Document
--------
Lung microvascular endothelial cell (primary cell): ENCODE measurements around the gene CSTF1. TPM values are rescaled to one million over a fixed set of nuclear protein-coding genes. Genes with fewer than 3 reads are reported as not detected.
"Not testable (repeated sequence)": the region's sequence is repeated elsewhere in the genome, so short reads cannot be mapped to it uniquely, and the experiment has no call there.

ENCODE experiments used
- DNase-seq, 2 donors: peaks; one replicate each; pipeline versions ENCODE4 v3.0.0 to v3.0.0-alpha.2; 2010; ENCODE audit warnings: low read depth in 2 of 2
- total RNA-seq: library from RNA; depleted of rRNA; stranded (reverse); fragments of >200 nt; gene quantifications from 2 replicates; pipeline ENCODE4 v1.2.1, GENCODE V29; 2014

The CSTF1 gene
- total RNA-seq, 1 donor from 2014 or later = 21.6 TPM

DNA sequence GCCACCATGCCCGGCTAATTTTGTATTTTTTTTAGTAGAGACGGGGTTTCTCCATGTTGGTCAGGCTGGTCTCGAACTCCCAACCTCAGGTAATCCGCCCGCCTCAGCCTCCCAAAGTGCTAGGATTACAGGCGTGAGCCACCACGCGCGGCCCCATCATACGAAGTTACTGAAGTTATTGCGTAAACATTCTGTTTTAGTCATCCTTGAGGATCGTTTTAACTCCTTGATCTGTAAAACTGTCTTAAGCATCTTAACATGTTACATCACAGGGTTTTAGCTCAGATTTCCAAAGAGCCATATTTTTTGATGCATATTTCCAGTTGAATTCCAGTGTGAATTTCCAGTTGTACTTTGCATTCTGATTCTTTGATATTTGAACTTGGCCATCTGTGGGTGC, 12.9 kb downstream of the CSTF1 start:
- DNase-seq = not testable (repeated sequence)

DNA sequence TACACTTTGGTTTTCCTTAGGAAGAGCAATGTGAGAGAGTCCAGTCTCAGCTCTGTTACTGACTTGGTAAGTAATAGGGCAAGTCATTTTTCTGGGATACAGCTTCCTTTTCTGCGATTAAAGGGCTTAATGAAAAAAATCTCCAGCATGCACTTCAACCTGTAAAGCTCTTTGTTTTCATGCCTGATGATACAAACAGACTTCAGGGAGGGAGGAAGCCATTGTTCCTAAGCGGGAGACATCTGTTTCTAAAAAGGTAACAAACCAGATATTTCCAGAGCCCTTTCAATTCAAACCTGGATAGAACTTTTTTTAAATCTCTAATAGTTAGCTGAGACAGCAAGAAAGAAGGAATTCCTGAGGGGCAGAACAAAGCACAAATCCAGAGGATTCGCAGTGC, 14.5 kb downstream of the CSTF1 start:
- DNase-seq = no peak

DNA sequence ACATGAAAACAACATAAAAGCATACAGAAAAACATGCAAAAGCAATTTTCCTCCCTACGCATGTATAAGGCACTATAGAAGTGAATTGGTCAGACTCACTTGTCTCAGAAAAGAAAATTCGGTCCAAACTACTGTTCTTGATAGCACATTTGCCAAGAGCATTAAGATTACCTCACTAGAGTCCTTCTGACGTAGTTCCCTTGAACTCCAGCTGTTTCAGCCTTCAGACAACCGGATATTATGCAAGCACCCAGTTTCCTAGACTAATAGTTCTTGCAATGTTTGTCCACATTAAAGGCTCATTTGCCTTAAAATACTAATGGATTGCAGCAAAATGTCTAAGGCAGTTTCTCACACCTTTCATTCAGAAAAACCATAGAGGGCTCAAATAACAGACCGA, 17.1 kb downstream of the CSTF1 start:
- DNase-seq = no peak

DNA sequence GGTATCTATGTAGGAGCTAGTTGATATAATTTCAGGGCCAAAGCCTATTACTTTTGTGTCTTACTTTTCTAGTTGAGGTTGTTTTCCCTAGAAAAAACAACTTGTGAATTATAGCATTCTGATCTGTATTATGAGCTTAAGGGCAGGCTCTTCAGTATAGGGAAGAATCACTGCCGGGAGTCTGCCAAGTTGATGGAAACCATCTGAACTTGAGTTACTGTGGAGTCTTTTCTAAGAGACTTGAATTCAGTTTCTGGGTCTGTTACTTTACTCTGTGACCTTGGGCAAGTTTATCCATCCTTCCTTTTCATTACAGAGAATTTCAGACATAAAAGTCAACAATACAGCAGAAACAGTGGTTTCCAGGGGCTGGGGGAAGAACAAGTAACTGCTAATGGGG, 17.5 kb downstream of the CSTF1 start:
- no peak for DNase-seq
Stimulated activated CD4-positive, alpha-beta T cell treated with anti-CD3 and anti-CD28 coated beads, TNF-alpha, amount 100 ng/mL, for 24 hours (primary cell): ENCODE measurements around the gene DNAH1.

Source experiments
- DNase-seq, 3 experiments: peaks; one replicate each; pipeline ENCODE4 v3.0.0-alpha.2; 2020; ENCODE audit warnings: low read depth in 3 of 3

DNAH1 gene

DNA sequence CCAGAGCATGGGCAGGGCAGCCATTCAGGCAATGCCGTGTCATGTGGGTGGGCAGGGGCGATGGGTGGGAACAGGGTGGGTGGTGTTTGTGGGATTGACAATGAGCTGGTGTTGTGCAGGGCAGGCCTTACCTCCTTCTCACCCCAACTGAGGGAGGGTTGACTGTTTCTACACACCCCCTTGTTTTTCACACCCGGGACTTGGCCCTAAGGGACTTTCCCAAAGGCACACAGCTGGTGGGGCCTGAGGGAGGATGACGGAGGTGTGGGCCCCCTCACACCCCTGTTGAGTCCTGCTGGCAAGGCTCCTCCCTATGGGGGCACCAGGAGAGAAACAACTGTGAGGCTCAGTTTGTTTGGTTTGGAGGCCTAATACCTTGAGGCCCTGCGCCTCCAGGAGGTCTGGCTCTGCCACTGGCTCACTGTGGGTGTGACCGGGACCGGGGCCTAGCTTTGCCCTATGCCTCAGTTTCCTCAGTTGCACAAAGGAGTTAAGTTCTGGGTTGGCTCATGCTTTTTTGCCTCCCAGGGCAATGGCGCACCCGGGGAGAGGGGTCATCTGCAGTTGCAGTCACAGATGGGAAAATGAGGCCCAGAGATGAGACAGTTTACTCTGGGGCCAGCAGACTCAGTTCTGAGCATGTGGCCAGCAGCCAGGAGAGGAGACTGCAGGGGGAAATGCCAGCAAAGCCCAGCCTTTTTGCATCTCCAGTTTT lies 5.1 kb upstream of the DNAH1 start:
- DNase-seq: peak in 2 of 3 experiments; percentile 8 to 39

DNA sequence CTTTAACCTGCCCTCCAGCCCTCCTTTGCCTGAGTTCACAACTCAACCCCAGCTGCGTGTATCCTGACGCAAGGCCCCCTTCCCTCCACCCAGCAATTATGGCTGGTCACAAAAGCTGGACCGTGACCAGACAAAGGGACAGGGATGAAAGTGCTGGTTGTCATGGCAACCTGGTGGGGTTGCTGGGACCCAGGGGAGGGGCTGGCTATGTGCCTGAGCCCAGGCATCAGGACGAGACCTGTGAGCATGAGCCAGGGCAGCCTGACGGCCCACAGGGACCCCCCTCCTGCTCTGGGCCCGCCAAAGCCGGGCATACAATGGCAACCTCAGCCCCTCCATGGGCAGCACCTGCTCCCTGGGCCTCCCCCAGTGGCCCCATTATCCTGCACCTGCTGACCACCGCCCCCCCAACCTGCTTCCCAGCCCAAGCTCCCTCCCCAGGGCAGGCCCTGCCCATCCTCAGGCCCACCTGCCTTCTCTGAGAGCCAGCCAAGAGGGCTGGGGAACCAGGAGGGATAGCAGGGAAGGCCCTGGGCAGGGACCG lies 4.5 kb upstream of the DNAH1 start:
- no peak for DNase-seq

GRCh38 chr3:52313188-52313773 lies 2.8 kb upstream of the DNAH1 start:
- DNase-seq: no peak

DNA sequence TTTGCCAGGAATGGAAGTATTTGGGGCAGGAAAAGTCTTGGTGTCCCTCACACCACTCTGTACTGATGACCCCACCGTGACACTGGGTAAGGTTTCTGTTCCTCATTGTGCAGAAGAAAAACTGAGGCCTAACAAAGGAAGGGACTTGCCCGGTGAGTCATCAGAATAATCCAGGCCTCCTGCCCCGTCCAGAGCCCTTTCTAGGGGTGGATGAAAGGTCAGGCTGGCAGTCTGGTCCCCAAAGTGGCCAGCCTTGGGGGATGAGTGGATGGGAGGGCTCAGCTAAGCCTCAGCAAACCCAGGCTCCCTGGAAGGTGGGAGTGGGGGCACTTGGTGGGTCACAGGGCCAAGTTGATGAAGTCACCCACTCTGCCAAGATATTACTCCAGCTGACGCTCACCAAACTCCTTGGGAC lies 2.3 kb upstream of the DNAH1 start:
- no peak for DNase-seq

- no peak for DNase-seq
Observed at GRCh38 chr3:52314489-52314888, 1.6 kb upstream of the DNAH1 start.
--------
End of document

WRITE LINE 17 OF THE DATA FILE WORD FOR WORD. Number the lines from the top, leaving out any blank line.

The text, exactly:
Source experiments